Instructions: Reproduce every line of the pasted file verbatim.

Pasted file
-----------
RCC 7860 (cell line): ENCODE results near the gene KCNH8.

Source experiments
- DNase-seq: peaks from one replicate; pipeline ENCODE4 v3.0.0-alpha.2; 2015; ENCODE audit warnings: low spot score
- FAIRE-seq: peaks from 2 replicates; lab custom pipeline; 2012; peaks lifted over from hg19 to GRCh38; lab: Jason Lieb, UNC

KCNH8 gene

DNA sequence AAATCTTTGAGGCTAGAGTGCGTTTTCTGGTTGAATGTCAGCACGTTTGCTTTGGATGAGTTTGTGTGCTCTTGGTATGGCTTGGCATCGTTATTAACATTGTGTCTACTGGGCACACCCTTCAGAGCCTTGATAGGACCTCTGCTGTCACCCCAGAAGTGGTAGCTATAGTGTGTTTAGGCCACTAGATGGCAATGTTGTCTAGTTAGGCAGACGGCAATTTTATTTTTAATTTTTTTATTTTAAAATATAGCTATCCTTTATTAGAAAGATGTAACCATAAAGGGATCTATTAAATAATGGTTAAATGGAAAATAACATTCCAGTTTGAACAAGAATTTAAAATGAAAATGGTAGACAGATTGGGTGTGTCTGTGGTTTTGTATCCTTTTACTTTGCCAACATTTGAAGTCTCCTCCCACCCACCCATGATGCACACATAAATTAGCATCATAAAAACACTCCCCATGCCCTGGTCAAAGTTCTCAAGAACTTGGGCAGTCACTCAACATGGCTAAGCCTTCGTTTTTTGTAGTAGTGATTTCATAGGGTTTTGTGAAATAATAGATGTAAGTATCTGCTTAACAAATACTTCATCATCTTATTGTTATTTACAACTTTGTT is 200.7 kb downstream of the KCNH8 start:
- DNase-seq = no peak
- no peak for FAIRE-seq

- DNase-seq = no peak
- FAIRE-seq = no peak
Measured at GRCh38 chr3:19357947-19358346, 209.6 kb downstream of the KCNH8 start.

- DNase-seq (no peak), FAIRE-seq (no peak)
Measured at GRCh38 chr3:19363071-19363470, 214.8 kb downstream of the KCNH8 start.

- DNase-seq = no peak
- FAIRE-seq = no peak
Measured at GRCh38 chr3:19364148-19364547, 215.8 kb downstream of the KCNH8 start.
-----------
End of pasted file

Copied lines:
RCC 7860 (cell line): ENCODE results near the gene KCNH8.

Source experiments
- DNase-seq: peaks from one replicate; pipeline ENCODE4 v3.0.0-alpha.2; 2015; ENCODE audit warnings: low spot score
- FAIRE-seq: peaks from 2 replicates; lab custom pipeline; 2012; peaks lifted over from hg19 to GRCh38; lab: Jason Lieb, UNC

KCNH8 gene

DNA sequence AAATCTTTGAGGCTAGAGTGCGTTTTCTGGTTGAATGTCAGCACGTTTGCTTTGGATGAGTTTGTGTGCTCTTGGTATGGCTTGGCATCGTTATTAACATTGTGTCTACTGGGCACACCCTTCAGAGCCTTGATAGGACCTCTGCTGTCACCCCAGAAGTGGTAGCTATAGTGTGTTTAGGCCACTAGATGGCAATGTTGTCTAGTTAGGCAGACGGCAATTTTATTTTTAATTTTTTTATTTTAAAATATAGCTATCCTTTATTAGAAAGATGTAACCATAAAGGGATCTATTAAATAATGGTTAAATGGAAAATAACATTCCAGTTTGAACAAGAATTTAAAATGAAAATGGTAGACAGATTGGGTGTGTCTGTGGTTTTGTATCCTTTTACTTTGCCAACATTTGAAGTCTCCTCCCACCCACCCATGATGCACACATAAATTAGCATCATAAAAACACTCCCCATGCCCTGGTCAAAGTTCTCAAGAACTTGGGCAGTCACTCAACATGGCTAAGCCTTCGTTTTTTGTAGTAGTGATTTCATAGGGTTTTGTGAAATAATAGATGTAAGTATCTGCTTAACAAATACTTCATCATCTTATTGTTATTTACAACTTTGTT is 200.7 kb downstream of the KCNH8 start:
- DNase-seq = no peak
- no peak for FAIRE-seq

- DNase-seq = no peak
- FAIRE-seq = no peak
Measured at GRCh38 chr3:19357947-19358346, 209.6 kb downstream of the KCNH8 start.

- DNase-seq (no peak), FAIRE-seq (no peak)
Measured at GRCh38 chr3:19363071-19363470, 214.8 kb downstream of the KCNH8 start.

- DNase-seq = no peak
- FAIRE-seq = no peak
Measured at GRCh38 chr3:19364148-19364547, 215.8 kb downstream of the KCNH8 start.